Are you someone who isn’t fluent in Swedish and you are trying to find help for your child?

Maybe your child is struggling with social situations.

Maybe they are struggling in school.

Maybe your child has frequent absences or is unable to go to school due to emotional and social needs and academic struggles.

And if you are born and raised in Sweden, but never had to access services for yourself or other children before, this resource list is also for you.

I was struggling to figure out the next step to help my child when struggling at school and with challenging behavior

I have gotten lost many times in the sea of brochures and things that people have told me I could get help with. It feels sometimes like an insurmountable task to get to the doorstep of the people that can support you. You have a right to certain things, but you have to know where to go and who to talk to for access to that.

In my case the teachers at school mentioned several times noticing traits of autism, but I didn’t know who to talk to to get more help. I asked at the regular doctor and for two years was dismissed with my concerns. So, I waited a bit longer. But, if you are wondering what the process looks like and where to go, I am sharing the steps here.

In this post I will mention the steps for diagnosis and some initial help. There is more, but I will save the rest for another post. I found it really difficult to navigate all the agencies and also have a child at home that needed support. So, I’m making some posts with lists of places to go and how they can help you. (Also to save for myself for the next time I need all these people).

Get a Diagnosis

When you realize that you need more assistance for your child.

  1. Go see your regular doctor. If you don’t have a regular doctor, check with . Describe the trouble your child is having. I found because my child was young when I started asking for help that it took several visits with a doctor before a referral was made, but if you are dismissed try a different doctor. If you think your child might have autism or ADHD google some of the symptoms and try to list those specific things you see in your child when you talk with the regular doctor. What you need is a referral to BUP (see below).
  2. For assessment you will go to BUP (Barn och ungdomspsykiatri) In a translated version this means children and youth psychiatry. In each area of Sweden, there is a BUP, where they do evaluations for those who might have some diagnosis, but you can also get help here if any child is struggling emotionally. They provide counseling and such also for kids without a diagnosis, but who are emotionally struggling. So, if in doubt about what to do, this is the place you need to get to. For our assessment, we got the referral from the doctor in September and got a meeting with BUP in December and went through the evaluation process in March-April with multiple doctor visits, IQ test, 2 play observation tests, and multiple questionnaires and meetings for parents. We got the final results in May and had a meeting with the school to help with adaptations. I’ve been told that they prioritize getting the younger kids through the process faster and that the older your child is when you start, some families wait for 1-2 years.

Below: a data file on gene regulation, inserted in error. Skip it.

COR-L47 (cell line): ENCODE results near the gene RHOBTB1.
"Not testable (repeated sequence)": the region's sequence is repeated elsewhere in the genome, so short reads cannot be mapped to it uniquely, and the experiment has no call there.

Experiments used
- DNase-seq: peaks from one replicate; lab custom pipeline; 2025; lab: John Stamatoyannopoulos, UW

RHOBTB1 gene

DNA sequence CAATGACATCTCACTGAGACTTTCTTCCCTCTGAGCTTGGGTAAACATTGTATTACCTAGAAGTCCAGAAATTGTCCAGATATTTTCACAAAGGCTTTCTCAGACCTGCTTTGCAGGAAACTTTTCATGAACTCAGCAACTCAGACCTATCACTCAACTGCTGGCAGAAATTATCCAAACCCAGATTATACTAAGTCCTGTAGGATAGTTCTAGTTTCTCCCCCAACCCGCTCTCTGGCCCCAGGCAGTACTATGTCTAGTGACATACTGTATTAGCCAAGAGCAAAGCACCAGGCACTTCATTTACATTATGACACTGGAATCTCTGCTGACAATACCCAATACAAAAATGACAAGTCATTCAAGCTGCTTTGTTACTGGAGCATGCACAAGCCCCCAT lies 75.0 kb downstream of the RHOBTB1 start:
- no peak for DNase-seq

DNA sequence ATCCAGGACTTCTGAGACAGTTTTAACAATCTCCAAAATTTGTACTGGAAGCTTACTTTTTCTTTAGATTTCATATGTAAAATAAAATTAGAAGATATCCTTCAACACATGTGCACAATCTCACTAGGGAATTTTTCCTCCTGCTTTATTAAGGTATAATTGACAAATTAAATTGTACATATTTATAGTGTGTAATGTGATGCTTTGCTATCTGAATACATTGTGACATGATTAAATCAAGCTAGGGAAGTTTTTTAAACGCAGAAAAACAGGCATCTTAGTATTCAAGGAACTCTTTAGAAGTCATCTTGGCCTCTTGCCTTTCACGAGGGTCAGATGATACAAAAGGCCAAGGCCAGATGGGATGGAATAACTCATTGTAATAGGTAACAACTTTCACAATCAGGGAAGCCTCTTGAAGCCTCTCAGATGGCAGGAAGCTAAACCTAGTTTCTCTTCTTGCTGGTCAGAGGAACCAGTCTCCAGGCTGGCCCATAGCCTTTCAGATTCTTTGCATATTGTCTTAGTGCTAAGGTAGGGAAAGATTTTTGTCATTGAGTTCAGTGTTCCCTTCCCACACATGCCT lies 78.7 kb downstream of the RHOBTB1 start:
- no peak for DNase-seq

3. For a second assessment, if your child is having trouble with different things that don’t fall under the diagnosis they were first given, then a second assessment can be done at a later age. So, in our case when the diagnosis of autism was made at age 5, they saw signs of ADHD but said it was too young to have that diagnosis. As soon as we started with F-klass at age 6 (the first year of grundskola), my child was having difficulties with concentration and focus and so the teachers recommended we go back for a follow-up evaluation. We waited until the end of that year because school was so stressful and I didn’t want to add to the stress. We applied in June through the school. Had to do a visit with the school doctor in the fall, then were referred back to BUP in October and the decision was finished in February. In April, we are still waiting for the paperwork.

Get Assistance for autism or other functional support needs

  1. Habilitering center helps to adapt school environment and other situations. You will need to apply to the one that is closest to where you live and there is usually a waiting list. Here are some things they can help with:
    • community support
    • school, work and employment
    • motor skills and locomotion
    • breathing and swallowing
    • pain and sense impressions
    • a functioning everyday life
    • language and communication
    • social interaction and relationships
    • health and lifestyle
    • problem behavior
    • knowledge of the disability
    • support for relatives.
  2. Support for Parents and other relatives: the Anhörig Center” I will link the Stockholm region one, but you can search for the same in your area. I received help from them before I got a place with Habilitering to help my child. After working with a few counselors/psychiatrists from the regular doctor clinics who had no real understanding of how to help me or my struggling child, it was refreshing to get help from people that were actually trained in working with people with autism and adhd.
  3. Classes There is a whole catalog of courses that you can take as a parent and that grandparents and teachers also have the right to access.

When I get the next section of resources posted, I will link to it here.

For now, if you are struggling with challenging behavior with your child and you need some support to help move from burned out and stressed to tuned-in to your child. Join our community of people using singing to help improve everyday lives.

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